August 31, 2015


Mirvaso Side Effects Center

Medical Editor: John P. Cunha, DO, FACOEP

Mirvaso (brimonidine) Topical Gel is an alpha adrenergic agonist used to treat persistent (nontransient) skin redness (erythema) of rosacea in adults. Common side effects include redness, flushing, burning sensation of the skin, skin irritation. Skin redness and flushing may happen about 3 to 4 hours after you apply Mirvaso topical gel.

Apply a pea-size dose of Mirvaso once daily to each of the five areas of the face: central forehead, chin, nose, and each cheek. Mirvaso topical gel should be applied smoothly and evenly as a thin layer across the entire face avoiding the eyes and lips. Mirvaso may interact with beta-blockers, anti-hypertensives, cardiac glycosides, alcohol, barbiturates, opiates, sedatives, anesthetics, or monoamine oxidase (MAO) inhibitors. Tell your doctor all medications and supplements you use. During pregnancy, Mirvaso should be taken only if prescribed. It is unknown if Mirvaso passes into breast milk. Consult your doctor before breastfeeding.

Our Mirvaso (brimonidine) Topical Gel Side Effects Drug Center provides a comprehensive view of available drug information on the potential side effects when taking this medication.

This is not a complete list of side effects and others may occur. Call your doctor for medical advice about side effects. You may report side effects to FDA at 1-800-FDA-1088.

What is Prescribing information?

The FDA package insert formatted in easy-to-find categories for health professionals and clinicians.

Mirvaso FDA Prescribing Information: Side Effects
(Adverse Reactions)


Because clinical trials are conducted under widely varying conditions, adverse reaction rates observed in the clinical trials of a drug cannot be directly compared to rates in the clinical trials of another drug and may not reflect the rates observed in practice.

During clinical trials, 1210 subjects were exposed to MIRVASO topical gel. A total of 833 subjects were treated for persistent (nontransient) erythema associated with rosacea, and 330 of those were treated once daily for 29 days in vehicle-controlled trials.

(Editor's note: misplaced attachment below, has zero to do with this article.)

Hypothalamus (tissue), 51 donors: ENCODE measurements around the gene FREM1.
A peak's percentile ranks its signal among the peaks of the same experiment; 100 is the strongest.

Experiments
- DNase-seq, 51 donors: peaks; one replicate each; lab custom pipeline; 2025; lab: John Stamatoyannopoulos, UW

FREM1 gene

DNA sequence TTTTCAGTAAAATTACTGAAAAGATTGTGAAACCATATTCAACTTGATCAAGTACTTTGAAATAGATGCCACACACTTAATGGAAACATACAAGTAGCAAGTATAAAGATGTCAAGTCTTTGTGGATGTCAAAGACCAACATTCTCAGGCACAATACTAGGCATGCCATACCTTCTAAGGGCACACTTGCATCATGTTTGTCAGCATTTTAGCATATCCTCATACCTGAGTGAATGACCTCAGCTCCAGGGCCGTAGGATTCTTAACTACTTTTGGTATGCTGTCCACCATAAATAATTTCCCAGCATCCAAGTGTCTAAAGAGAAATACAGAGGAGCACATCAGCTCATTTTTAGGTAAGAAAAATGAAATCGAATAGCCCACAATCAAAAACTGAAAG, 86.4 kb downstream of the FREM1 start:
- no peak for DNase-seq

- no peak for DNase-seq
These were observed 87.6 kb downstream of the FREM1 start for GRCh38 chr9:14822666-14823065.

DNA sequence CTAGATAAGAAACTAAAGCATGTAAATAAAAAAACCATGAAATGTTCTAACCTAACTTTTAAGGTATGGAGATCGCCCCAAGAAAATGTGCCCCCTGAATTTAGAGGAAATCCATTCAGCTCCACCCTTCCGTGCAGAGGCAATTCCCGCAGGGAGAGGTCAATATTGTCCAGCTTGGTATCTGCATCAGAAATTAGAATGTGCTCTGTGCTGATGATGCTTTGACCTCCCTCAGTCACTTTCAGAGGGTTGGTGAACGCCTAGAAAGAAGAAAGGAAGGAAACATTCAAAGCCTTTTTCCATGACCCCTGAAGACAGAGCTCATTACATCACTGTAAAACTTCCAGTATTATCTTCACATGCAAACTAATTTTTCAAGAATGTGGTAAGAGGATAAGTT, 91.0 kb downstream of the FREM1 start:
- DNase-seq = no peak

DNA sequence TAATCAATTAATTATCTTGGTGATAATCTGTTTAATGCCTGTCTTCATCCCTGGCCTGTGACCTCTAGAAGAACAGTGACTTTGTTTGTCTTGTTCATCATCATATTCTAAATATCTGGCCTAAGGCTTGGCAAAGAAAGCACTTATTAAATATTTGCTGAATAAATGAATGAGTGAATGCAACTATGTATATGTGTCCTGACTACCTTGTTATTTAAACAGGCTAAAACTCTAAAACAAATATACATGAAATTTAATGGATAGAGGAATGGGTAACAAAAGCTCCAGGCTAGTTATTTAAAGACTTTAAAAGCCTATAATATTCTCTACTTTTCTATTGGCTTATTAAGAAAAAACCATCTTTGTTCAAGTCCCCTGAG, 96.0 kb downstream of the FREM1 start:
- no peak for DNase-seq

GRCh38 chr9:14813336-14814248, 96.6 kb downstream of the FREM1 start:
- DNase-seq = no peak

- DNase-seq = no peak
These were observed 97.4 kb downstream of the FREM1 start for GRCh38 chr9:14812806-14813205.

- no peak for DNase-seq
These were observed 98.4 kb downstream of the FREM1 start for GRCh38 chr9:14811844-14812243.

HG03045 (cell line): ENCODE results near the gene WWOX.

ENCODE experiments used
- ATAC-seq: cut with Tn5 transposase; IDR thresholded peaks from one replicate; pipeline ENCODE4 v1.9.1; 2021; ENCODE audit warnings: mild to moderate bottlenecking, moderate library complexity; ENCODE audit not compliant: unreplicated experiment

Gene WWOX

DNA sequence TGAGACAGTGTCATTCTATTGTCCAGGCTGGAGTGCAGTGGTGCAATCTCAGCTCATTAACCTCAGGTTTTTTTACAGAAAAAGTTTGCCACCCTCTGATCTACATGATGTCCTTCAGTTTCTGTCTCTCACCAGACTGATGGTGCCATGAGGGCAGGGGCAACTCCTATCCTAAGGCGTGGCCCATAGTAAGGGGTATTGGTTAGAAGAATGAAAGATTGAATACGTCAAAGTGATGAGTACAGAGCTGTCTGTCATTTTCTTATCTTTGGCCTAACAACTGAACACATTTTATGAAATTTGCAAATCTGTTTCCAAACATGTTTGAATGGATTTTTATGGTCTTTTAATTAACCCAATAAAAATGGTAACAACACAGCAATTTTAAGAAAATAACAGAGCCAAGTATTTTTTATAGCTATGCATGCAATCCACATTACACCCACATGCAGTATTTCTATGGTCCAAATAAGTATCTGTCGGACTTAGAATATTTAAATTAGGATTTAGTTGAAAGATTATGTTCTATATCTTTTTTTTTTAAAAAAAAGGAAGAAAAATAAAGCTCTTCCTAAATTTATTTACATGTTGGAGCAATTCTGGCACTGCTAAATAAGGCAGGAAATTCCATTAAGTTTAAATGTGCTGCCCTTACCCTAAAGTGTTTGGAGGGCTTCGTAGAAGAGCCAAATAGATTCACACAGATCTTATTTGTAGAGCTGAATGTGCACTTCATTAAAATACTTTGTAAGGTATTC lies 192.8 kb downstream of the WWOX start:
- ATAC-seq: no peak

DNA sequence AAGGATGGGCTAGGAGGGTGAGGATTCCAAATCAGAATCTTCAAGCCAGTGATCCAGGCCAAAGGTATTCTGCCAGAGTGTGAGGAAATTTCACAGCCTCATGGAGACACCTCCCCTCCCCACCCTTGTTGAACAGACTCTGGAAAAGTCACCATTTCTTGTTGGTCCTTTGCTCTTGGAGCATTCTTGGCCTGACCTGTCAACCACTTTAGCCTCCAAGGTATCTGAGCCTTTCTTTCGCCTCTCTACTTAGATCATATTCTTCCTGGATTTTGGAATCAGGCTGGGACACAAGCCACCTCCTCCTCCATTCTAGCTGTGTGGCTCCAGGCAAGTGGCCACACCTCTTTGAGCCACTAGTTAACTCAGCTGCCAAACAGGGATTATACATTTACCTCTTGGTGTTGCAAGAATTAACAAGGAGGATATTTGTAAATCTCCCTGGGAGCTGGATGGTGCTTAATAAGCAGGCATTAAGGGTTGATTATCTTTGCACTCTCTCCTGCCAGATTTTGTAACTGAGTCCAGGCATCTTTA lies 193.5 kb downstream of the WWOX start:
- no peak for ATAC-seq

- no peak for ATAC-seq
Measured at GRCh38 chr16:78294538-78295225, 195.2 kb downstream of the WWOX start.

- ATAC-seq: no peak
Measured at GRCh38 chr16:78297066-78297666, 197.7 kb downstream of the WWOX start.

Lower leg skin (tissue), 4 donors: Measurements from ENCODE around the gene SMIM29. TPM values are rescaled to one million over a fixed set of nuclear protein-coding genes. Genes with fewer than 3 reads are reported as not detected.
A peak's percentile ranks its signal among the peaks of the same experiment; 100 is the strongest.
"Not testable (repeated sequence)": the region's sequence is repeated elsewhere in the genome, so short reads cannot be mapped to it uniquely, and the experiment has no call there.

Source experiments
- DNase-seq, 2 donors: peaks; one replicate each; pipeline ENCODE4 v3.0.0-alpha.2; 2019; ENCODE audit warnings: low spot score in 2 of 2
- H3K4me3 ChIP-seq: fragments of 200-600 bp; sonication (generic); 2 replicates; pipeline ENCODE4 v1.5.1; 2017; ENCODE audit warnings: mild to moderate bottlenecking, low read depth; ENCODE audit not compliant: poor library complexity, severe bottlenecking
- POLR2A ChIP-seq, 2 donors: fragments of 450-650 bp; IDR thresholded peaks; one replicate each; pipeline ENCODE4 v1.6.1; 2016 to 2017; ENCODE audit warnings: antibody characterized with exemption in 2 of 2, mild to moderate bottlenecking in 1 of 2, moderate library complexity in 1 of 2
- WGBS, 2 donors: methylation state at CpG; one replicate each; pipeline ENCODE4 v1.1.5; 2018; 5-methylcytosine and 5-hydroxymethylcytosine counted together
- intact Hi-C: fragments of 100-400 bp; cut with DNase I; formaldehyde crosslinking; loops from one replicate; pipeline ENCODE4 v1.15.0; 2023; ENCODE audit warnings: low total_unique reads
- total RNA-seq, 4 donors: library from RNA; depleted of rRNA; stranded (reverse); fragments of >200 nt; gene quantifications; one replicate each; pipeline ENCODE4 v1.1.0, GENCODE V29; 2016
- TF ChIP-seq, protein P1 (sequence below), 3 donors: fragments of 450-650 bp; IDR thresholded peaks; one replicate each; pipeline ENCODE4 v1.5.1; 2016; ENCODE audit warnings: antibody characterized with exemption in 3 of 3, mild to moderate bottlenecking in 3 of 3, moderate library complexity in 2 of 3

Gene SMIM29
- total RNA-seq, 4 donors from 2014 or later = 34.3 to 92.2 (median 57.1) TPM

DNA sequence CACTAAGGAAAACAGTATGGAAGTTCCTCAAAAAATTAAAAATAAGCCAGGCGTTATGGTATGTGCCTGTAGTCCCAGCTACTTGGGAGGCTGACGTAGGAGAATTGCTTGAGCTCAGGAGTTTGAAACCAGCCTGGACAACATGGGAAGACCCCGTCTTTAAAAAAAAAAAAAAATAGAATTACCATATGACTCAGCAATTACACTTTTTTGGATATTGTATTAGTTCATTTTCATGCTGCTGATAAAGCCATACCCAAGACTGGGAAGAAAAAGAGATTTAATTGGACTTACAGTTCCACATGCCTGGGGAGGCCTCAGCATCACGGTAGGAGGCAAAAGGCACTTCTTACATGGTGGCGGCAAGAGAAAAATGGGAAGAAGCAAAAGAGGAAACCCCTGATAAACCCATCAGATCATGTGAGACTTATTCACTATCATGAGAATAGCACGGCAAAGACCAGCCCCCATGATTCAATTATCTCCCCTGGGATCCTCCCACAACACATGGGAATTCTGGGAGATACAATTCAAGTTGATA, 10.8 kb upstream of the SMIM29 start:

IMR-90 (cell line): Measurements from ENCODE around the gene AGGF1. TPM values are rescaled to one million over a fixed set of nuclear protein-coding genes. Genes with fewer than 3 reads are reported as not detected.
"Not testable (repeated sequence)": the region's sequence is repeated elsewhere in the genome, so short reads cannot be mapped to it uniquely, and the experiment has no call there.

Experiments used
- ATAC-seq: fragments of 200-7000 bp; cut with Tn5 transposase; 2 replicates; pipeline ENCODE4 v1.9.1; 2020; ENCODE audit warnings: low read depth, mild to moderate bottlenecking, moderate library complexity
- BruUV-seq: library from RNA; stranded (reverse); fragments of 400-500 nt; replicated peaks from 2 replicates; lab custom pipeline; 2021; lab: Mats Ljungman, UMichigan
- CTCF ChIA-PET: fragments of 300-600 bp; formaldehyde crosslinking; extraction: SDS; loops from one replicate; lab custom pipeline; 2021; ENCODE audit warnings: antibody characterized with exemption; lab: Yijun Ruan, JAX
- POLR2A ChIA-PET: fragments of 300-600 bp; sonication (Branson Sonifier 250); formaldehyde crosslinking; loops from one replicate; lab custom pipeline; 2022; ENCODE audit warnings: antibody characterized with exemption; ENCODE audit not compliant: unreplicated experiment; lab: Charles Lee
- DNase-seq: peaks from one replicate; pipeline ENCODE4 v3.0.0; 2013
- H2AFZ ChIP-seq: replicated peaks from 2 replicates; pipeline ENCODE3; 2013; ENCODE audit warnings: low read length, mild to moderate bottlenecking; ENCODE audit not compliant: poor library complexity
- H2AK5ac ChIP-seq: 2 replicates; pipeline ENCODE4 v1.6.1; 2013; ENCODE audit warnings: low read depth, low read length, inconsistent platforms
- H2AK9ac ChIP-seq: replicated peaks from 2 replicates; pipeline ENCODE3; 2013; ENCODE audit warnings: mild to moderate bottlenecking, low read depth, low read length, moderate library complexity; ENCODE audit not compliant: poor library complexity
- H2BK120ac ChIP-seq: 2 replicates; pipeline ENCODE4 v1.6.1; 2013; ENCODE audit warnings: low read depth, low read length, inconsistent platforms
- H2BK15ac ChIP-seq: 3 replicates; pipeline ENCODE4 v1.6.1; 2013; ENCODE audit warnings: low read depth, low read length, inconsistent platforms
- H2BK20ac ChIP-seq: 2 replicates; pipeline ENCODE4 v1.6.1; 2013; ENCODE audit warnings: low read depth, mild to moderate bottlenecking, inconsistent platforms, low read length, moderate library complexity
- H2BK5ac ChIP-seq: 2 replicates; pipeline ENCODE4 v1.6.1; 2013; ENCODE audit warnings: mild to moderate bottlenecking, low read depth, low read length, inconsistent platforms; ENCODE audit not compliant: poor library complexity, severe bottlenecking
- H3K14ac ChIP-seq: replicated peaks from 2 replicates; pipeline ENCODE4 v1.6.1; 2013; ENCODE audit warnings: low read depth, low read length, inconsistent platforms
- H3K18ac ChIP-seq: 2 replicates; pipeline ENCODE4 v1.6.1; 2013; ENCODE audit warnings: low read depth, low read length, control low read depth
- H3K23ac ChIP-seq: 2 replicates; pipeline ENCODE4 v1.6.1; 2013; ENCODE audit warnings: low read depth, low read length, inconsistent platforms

Adverse reactions that occurred in at least 1% of subjects treated with MIRVASO topical gel once daily for 29 days and for which the rate for MIRVASO topical gel exceeded the rate for vehicle are presented in Table 1.

Table 1 : Adverse Reactions Reported in Clinical Trials by at Least 1% of Subjects Treated for 29 Days

Preferred Term MIRVASO Topical Gel
n (%)
Vehicle Gel
n (%)
Subjects with at least one adverse reaction, Number (%) of Subjects 109 (33) 91 (28)
  Erythema 12 (4%) 3 (1%)
  Flushing 9 (3%) 0
  Skin burning sensation 5 (2%) 2 (1%)
  Dermatitis contact 3 (1%) 1 ( < 1%)
  Dermatitis 3 (1%) 1 ( < 1%)
  Skin warm 3 (1%) 0
  Paraesthesia 2 (1%) 1 ( < 1%)
  Acne 2 (1%) 1 ( < 1%)
  Pain of skin 2 (1%) 0
  Vision blurred 2 (1%) 0
  Nasal congestion 2 (1%) 0

Open-label, Long-term Study

An open-label study of MIRVASO topical gel when applied once daily for up to one year was conducted in subjects with persistent (nontransient) facial erythema of rosacea. Subjects were allowed to use other rosacea therapies. A total of 276 subjects applied MIRVASO topical gel for at least one year. The most common adverse events (. 4% of subjects) for the entire study were flushing (10%), erythema (8%), rosacea (5%), nasopharyngitis (5%), skin burning sensation (4%), increased intraocular pressure (4%), and headache (4%).

Allergic contact dermatitis

Allergic contact dermatitis to MIRVASO topical gel was reported in approximately 1% of subjects across the clinical development program. Two subjects underwent patch testing with individual product ingredients. One subject was found to be sensitive to brimonidine tartrate, and one subject was sensitive to phenoxyethanol (a preservative).

Read the entire FDA prescribing information for Mirvaso (Brimonidine Topical Gel)

Report Problems to the Food and Drug Administration


You are encouraged to report negative side effects of prescription drugs to the FDA. Visit the FDA MedWatch website or call 1-800-FDA-1088.

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